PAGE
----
Curtains aren't just for windows. Used over a daybed or outdoor pavilion, draping fabric evokes feelings of protection and luxury. Windows by Mary McDonald.
Most custom designed valances and draperies are hung at ceiling height. This makes a graceful statement. All my draperies are figured at "three times fullness" and occasionally are interlined for even more body. Windows by Katie Ridder.
The cost of window treatments per house varies dramatically but figure about $50,000 for a 4,000 square foot house. Figuring them into the building costs of the house, the way you do landscaping is one option of making sure your home won't be obviously missing something. Windows Tom Scheerer.
Window treatments should be addressed after construction has ended, during the decorating phase of purchasing furniture and fabrics. Allow several months for the process which consists of design, ordering, fabrication, and installation. As with all custom products, custom window treatments are prone to delays and alterations. A good designer will minimize those frustrations, delivering an overall beautiful and satisfying end result! Windows Steven Gambrel.
Posted by shiree segerstrom at 10:52 AM
Design trends are currently moving in several different directions. One look I'm quite enamored with is a mix of fabric patterns intermingled with mismatched colors. This "homely" look brings to mind the comfort of British decorating. I've coined this style British Cozy.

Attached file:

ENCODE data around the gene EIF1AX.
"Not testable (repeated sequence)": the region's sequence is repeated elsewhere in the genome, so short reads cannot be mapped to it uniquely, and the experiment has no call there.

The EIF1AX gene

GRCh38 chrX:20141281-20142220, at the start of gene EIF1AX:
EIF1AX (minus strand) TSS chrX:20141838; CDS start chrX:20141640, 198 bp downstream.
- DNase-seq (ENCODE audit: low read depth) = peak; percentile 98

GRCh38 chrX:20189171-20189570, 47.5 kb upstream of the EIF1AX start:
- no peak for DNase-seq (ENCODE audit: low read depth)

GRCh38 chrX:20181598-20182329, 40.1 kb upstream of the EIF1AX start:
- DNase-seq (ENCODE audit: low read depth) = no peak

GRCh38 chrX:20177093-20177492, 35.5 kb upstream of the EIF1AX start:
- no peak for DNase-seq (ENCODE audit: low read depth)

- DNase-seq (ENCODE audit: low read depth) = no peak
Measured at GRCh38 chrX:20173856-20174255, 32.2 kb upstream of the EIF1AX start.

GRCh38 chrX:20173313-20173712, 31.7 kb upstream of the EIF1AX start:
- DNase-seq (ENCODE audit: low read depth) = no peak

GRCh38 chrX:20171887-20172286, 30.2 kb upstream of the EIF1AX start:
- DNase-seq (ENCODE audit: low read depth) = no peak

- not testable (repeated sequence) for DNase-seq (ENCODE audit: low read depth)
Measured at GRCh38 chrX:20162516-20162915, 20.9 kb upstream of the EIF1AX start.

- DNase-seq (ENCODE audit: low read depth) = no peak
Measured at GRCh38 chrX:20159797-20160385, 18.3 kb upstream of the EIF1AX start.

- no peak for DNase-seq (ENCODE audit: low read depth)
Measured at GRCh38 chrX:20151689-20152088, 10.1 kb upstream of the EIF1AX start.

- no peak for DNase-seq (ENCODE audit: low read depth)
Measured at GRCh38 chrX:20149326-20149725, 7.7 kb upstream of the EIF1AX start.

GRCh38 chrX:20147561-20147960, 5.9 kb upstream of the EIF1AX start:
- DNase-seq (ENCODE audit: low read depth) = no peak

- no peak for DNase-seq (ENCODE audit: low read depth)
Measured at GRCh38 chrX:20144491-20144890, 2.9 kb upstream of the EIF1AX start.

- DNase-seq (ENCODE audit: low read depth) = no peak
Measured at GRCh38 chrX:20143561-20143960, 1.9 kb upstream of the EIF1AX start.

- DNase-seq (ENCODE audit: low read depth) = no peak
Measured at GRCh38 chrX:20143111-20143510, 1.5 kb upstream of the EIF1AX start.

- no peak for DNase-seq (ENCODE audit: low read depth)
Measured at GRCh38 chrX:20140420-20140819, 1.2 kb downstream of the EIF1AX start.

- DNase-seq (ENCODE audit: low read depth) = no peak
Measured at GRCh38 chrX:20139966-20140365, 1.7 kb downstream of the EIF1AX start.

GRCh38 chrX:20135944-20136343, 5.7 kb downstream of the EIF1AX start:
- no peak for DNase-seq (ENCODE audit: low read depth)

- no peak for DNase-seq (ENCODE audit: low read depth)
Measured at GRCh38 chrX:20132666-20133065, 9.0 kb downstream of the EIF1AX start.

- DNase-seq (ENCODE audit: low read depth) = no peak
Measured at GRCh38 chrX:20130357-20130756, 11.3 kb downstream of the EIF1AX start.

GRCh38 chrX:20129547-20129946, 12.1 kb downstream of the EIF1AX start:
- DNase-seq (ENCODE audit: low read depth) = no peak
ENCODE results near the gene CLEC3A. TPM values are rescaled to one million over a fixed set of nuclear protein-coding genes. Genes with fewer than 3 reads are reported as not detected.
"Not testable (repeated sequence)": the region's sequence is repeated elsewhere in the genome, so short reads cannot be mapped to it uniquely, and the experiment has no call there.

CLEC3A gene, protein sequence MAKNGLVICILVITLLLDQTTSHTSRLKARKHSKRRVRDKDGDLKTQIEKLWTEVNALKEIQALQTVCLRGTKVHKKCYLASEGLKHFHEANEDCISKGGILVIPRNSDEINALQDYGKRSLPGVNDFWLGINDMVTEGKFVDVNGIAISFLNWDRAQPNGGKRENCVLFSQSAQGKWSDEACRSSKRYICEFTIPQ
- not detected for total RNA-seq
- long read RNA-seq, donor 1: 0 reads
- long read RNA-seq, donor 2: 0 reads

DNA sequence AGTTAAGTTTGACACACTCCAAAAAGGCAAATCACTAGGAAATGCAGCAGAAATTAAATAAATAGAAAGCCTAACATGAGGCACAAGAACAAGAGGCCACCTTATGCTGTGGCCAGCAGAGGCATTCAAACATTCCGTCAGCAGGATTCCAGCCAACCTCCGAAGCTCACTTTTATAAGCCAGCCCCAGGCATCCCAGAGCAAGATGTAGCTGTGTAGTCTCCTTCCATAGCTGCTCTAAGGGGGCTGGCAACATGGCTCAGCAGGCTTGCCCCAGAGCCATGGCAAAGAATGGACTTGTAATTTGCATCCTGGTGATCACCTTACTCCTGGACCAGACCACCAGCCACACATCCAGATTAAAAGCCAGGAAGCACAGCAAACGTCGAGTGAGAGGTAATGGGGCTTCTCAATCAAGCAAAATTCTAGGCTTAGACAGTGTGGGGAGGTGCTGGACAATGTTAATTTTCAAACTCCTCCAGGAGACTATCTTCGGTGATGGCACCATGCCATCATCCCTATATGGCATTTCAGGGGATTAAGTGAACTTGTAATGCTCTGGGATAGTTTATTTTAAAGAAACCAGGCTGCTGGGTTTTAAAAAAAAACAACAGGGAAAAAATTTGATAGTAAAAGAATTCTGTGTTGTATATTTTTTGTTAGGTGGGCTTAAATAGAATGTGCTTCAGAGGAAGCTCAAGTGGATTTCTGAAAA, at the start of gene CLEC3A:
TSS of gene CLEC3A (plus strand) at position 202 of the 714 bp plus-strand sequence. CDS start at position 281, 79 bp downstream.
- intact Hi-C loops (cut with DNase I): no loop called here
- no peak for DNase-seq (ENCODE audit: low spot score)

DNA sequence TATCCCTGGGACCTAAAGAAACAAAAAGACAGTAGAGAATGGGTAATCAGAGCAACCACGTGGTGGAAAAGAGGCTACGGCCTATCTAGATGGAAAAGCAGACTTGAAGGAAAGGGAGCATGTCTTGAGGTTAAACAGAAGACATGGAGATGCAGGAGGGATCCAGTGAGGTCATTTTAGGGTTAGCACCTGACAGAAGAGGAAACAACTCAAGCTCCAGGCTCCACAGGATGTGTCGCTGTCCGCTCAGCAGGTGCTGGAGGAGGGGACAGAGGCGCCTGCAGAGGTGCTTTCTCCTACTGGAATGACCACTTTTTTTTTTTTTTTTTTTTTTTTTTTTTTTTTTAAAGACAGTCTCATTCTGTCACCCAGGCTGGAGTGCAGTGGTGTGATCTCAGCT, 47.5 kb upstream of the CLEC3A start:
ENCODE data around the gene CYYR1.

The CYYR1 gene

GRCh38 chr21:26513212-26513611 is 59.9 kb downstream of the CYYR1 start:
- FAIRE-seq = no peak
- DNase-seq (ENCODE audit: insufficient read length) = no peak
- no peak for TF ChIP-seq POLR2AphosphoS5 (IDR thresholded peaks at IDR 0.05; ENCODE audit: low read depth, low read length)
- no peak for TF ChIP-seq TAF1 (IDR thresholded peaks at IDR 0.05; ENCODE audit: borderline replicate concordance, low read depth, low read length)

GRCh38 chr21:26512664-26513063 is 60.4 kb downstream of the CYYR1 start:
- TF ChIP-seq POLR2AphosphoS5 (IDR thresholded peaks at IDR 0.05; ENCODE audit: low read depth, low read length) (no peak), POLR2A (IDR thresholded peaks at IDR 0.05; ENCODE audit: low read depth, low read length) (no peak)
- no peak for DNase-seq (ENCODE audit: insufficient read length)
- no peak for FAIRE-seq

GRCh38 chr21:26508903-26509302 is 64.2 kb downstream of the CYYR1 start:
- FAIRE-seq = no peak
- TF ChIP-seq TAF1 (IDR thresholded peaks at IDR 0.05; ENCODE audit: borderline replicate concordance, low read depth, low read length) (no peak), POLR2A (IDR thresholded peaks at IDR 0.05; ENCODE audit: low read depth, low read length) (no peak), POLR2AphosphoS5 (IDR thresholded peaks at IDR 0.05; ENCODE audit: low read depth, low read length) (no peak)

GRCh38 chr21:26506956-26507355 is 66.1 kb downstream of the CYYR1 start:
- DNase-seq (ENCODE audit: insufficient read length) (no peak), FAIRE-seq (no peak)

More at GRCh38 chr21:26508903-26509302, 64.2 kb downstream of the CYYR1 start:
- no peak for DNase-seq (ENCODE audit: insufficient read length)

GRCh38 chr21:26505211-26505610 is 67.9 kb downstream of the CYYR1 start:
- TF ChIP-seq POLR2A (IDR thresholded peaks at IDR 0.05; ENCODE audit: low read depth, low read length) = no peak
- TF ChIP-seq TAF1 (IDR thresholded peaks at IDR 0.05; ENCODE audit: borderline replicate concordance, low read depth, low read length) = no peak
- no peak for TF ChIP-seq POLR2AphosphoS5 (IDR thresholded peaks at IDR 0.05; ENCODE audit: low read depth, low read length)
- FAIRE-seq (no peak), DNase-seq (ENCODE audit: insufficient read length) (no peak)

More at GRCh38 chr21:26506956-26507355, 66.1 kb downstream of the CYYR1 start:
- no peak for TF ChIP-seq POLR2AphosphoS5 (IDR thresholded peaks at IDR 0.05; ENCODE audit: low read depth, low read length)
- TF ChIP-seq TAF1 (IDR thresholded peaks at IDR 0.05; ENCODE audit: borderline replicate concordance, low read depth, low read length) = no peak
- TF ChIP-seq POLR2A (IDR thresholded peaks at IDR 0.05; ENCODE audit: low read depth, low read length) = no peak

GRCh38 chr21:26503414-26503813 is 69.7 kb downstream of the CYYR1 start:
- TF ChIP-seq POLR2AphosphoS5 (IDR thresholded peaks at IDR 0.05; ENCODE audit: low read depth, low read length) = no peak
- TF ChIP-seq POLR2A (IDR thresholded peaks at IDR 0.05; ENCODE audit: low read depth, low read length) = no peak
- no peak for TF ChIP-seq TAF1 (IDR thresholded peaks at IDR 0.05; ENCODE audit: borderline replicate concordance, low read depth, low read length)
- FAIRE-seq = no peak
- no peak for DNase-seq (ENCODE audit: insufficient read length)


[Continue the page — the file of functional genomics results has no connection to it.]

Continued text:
Daniel Sachs designed this most interesting room above.
Timothy Corrigan designed the loosely styled room above. The strong, unselfconscious mix of pattern and color is where styles are moving. Keeping the scale large on furniture and accessories gives the rooms I'm featuring today their updated appeal. Even though the fabrics are retro looking the rooms look up to date because of the scale of the individual pieces.
This room above by Cathy Triant reminds me of those pastel colored macaroons that are so popular right now. Again the reason this room looks so fresh and up to date is the over sized scale of the pieces. Multi-colored schemes are tough to pull off. Choosing colors in a similar value, the same lightness or darkness, keeps the room from getting too busy.
Suzanne Coleman did this simple space. Red, pink, and blue with accents of black and white. It's the orderliness and lack of matchy matchy colors that makes it appealing.
Alex Papachristidis is one of my favorite designers right now. If only my California clients would let me do this for them! Alas, most of them are afraid of so much pattern and busyness. This room hints at Eastern Indian styles.
This light filled room is by San Francisco designer Ken Fulk. It's a masculine space with some terrific large scale pieces. I'm not sure when it was done but this space if pretty timeless.
Charlotte Moss Decorates is a book I'm recommending to friends and readers. It is published by Rizolli.
Posted by shiree segerstrom at 7:39 PM